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Getting the Snip, Part One
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This series of articles will detail the experience of getting a vasectomy. In this part, I discuss how my boyfriend and I decided that vasectomy was the right form of contraception for us. The next part will cover his experience of the procedure itself, and then I will write about how the procedure is affecting our relationship and our sex life.

  Making the Decision

As a couple, we considered it together. And having considered it together, we decided to consider it separately. We wanted to make the decision that was right for us, but we also needed the decision to be completely acceptable to whichever of us was having surgery. We agreed that neither of us would put pressure on the other to be the one who was sterilized. We both believe a person should have full and free choice over their own reproductive system, whether that person is male or female.

I made my decision first, and my decision was no. The only exception is that if I ever needed surgery for some other reason and it was possible to tack on a tubal ligation at the same time, then I would do it.

The boyfriend took longer to make his decision. He wasn't prepared to say yes, but he didn't rule it out. When we went from a long-distance relationship to live in lovers, the increased frequency of sex (and therefore of condom use) seemed to help him make the decision. We had gotten to the point where we were having anal sex more often than vaginal simply to avoid having to use condoms. Finally he told me he was going to do it.

We live in the UK, so everything goes through the National Health Service (NHS). He spoke to his GP, who made a referral. They sent him some paperwork explaining everything he'd already learned by doing his own research, and phoned him to make an appointment. The NHS is infamous for long wait times, but in this case from the time of his first speaking to the GP to his appointment date was just over six weeks.

His vasectomy appointment is in two weeks. There's a generous supply of condoms in the drawer of the nightstand. I think we won't need to buy any more, and that is a pleasant thought.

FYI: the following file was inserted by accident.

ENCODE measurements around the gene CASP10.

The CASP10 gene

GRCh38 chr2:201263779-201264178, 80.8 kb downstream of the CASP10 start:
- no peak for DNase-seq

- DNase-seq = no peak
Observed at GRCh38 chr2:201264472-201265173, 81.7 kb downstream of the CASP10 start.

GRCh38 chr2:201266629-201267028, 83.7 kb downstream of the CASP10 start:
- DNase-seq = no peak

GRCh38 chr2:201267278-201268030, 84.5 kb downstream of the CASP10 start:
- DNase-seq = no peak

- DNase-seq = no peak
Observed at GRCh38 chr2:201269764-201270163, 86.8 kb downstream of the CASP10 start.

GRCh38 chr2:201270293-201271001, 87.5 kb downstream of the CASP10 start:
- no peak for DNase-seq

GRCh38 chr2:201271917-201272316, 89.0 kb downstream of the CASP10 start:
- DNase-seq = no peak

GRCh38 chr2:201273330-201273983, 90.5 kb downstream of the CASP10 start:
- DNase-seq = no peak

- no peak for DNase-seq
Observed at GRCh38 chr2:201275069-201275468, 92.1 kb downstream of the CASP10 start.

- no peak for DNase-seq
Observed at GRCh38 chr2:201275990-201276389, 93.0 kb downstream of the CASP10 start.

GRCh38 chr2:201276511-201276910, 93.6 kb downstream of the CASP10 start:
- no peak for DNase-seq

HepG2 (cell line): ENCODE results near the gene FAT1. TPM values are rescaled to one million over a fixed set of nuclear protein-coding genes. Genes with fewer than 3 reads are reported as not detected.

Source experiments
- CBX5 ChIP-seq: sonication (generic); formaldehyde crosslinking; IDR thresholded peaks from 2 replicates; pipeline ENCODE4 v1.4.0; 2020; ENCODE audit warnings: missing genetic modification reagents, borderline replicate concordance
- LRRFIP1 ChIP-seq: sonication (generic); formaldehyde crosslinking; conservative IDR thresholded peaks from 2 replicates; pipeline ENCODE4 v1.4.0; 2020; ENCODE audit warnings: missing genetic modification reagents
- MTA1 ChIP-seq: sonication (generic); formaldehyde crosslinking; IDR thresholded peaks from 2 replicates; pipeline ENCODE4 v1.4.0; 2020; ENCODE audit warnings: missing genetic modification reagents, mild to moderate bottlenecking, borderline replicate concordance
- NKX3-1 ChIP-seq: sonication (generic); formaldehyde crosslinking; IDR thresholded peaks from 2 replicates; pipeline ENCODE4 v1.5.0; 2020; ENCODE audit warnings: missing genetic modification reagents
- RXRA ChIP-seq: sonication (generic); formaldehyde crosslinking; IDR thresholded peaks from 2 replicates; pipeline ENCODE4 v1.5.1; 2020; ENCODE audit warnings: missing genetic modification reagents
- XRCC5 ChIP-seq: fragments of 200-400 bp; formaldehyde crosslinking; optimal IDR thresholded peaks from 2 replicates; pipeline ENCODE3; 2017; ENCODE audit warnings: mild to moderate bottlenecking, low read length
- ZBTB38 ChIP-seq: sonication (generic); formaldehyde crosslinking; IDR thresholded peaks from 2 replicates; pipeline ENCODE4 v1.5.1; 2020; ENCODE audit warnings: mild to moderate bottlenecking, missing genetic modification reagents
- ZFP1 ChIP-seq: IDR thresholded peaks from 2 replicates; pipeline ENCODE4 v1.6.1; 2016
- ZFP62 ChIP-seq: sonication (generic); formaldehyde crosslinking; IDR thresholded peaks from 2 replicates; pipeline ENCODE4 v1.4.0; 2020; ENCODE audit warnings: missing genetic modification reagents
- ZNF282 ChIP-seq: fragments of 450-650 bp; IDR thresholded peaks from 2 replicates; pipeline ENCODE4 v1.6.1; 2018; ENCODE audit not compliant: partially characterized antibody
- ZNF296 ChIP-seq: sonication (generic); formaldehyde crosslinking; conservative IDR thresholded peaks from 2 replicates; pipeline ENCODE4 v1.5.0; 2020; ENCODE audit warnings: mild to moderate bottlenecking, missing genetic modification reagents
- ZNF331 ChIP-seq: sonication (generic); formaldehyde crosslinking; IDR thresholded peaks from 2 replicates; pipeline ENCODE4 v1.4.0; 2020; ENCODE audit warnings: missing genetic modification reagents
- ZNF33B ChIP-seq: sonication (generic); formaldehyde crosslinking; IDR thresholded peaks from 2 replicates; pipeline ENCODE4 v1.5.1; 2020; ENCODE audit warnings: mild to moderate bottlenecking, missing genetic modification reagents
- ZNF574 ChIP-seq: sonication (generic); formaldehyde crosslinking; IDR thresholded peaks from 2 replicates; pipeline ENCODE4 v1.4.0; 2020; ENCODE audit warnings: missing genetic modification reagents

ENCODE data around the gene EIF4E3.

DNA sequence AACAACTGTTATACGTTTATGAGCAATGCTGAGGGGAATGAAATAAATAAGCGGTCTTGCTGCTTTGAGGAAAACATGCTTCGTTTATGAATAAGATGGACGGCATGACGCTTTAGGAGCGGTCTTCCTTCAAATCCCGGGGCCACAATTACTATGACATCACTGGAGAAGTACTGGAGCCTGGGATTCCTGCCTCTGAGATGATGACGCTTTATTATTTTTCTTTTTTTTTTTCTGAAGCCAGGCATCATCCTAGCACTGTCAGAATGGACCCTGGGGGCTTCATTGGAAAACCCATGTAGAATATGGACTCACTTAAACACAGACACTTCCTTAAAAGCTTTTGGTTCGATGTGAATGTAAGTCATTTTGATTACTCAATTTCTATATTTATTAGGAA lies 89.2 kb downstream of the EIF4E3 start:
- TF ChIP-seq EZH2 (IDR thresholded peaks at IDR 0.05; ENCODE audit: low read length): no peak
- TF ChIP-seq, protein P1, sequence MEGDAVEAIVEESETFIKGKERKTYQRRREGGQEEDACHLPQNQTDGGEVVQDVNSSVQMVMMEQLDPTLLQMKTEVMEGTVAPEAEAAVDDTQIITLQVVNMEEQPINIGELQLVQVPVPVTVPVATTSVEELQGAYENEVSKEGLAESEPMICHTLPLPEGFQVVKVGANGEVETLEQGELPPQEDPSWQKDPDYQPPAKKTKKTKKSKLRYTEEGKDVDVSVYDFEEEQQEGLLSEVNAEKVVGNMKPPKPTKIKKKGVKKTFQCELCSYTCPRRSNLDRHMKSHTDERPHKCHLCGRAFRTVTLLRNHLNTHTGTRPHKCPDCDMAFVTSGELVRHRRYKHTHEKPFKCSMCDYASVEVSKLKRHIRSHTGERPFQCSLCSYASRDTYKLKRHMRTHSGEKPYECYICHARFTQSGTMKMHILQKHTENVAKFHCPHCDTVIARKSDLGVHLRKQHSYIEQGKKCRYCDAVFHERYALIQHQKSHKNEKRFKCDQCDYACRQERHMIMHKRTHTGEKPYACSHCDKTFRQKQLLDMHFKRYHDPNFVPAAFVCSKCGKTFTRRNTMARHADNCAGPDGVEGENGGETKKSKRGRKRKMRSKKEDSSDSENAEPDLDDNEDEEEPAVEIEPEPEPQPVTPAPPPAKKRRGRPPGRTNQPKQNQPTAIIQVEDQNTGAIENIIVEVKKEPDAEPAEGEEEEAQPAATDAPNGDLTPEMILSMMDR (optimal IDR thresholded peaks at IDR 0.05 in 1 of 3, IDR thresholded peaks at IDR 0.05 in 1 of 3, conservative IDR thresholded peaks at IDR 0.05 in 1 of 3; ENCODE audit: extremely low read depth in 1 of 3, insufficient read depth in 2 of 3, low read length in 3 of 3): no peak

To be honest, and this is a bit of a touchy comment to make since it's such a personal article you've written, but - this article scares me quite a bit. Every couple is, of course, different, and you have to do what you believe is right for you. But the idea that surgical sterilization, which to me seems like such an extreme and irreversible path, is the best form of birth control for an unmarried youngish couple, seems a little, well, drastic. What if, God forbid, you were to separate and end up with other people, or just change in the course of your lives? What if you decide later than you would want biological children? I also feel like, at least in the course of the article, you jumped pretty quickly to surgical sterilization as the only acceptable choice of birth control. I realize there may be good reasons for forgoing other methods, but it just seems so extreme a thing to do just to avoid condoms. I guess I don't get what's so bad about condoms, but that's just me. Not trying to judge, but it seems a bit intense.


I am 42, past the age of safe child-bearing and my boyfriend is 52.

I understand your concern, but we are not young and neither of us wants children. Also, pregnancy would not be safe for me for medical reasons. What I didn't go over in the article is how do you know that you don't want children at all? We have been considering our options for several years and are happy that this decision is right for us - it will not be the right decision for everyone.


interesting and informative, I look forward to your future posts in this series



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